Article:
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Speaker John Boehner needs to lead on immigration

Speaker of the House John Boehner speaks during

Speaker of the House John Boehner speaks during a weekly press briefing on Capitol Hill in Washington, (June 27, 2013) Credit: Getty Images

The immigration battle shifts to the House of Representatives on Monday, giving Republicans a chance to wrest control of their party away from its uncompromising right wing. They should seize the moment. Unless they do, reform will be doomed, and the nation could remain saddled with a mess of an immigration system for decades to come.

That would be an important opportunity lost for some traditional GOP interest groups, including defense contractors, farmers, tech companies, retailers and employers generally, which stand to gain from reforms that would meet their workforce needs and strengthen the nation's economy. Those interests should press House Republicans to embrace pragmatism, compromise and progress on immigration.

House Republicans are united against a path to citizenship for people in the country illegally, at least unless the border is first sealed impossibly tight. Their security-only approach will be difficult to reconcile with the plan the Senate passed last month, calling not just for unprecedented fortification of the border, but also new and expanded visas and an arduous path to citizenship. That's the kind of broad fix the broken system needs.

It's been 27 years since Congress last passed legislation reforming immigration. Millions of immigrants got legal status, but the border was never adequately secured. That must not happen again.

But it could be decades more before the nation gets this close to reform again if Speaker John Boehner keeps his pledge to abide by the "Hastert rule," which means refusing to bring any bill to the floor that isn't supported by a majority of House Republicans. No comprehensive reform will pass that test. Too many House Republicans represent deeply red districts where immigration is unpopular, and where they would risk a primary challenge from the right if they voted for broad reform.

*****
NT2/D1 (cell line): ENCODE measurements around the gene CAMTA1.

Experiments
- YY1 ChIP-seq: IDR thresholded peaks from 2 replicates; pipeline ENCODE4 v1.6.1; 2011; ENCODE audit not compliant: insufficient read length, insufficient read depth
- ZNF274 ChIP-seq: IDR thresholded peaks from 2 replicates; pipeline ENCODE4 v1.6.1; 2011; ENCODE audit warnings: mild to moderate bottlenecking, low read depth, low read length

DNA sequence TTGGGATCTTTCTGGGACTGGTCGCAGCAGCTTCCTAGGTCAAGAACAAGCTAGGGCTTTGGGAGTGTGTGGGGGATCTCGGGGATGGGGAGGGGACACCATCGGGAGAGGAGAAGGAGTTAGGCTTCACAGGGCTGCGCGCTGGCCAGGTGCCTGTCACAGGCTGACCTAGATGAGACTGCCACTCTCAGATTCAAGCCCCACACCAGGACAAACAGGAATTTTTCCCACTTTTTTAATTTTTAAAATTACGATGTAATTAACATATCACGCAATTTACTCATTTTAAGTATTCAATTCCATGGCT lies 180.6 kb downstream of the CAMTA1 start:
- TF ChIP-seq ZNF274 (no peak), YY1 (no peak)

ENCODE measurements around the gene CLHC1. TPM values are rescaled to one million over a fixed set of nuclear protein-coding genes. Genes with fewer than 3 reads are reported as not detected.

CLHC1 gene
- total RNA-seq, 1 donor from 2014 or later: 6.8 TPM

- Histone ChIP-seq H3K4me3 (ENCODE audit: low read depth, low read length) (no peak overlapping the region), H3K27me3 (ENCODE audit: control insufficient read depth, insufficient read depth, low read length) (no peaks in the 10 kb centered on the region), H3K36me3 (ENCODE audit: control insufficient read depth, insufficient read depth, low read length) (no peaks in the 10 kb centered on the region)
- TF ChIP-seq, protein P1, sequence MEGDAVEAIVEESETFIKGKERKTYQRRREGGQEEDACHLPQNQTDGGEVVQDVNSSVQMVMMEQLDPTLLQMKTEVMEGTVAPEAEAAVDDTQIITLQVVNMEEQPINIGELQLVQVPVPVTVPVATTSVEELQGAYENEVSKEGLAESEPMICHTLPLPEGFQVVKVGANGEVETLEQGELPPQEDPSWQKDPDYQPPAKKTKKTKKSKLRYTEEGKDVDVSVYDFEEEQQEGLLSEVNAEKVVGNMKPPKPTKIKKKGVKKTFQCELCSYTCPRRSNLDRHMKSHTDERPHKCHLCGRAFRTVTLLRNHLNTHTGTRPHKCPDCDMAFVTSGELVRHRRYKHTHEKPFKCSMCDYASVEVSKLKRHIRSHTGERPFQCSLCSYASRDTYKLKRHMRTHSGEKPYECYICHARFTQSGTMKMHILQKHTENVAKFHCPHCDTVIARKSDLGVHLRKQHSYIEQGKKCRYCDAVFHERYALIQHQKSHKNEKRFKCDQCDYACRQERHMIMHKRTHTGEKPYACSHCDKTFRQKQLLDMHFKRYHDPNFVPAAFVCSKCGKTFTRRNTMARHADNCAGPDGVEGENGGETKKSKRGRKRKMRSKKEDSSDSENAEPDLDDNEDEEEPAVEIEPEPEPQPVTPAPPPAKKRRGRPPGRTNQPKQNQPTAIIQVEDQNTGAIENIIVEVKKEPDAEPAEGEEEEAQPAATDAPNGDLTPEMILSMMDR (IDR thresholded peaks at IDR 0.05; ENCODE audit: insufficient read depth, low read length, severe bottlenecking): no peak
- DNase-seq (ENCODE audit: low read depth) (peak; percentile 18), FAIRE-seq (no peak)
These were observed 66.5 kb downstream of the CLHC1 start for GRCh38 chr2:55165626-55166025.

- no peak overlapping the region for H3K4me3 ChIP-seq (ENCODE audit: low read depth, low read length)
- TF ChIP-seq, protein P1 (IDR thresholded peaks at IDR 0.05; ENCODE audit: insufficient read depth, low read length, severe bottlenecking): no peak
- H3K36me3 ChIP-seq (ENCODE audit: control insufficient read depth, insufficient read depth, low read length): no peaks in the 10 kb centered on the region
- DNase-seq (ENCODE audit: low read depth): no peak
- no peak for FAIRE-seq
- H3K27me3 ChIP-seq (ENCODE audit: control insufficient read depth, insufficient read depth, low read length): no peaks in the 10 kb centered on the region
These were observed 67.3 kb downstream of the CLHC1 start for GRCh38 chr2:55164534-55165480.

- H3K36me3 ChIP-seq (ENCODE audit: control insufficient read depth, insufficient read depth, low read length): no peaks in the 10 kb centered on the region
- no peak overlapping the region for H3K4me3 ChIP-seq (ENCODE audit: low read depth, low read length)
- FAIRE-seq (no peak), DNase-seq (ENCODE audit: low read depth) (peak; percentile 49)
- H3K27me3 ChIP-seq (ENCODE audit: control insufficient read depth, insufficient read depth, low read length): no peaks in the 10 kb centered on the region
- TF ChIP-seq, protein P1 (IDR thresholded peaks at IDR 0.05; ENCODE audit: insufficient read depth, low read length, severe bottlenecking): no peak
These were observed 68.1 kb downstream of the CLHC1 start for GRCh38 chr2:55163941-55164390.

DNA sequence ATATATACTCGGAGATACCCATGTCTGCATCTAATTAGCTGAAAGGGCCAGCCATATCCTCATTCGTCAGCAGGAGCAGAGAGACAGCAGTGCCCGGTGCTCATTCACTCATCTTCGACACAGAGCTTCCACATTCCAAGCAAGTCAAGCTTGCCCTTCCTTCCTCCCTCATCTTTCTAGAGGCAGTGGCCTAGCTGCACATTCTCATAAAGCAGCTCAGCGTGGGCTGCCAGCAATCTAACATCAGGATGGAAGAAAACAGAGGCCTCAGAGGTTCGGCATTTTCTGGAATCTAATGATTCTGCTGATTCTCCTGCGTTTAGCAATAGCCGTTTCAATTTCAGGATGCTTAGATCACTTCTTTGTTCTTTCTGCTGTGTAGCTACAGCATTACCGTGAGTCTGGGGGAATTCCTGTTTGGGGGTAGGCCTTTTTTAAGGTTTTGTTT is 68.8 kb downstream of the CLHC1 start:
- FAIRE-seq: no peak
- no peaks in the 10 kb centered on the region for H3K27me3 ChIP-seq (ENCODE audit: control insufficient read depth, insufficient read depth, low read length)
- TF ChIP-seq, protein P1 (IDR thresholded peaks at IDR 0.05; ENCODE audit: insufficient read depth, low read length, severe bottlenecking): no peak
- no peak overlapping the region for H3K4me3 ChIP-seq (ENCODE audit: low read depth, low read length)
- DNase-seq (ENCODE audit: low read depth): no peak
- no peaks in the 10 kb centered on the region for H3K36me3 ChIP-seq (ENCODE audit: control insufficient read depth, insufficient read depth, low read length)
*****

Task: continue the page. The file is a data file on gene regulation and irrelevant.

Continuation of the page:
But that focus on 2014 puts them at odds with Republicans who believe the party's opposition to immigration reform prompted seven in 10 Latino voters to cast ballots for Barack Obama in 2012, and could cost Republicans the White House again in 2016.

For the nation to have any chance of getting an immigration system that works, Boehner will have to walk away from the Hastert rule -- named for former Republican Speaker Dennis Hastert -- and allow an opportunity for a bipartisan majority to coalesce.

Those GOP interests that stand to profit from reform that creates or expands visas important to their industries should nudge Boehner in that direction. That's the only way they will get access to an increased supply of employees with advanced degrees in science, math, technology and engineering; and employees with extraordinary abilities, such as professors or researchers or multinational executives. Reform would also ensure an adequate supply of farm workers and make sure the nation stops turning away job-creating entrepreneurs. And defense contractors have to be drooling over the possibility of billions of dollars in new spending for helicopters, drones, motion sensors and other technology that the Senate bill mandates to secure the border.

Abandoning his Hastert rule pledge could cost Boehner the speaker's gavel. That's a lot to sacrifice. But being the leader is meaningless if no one is following and none of the nation's important business gets done.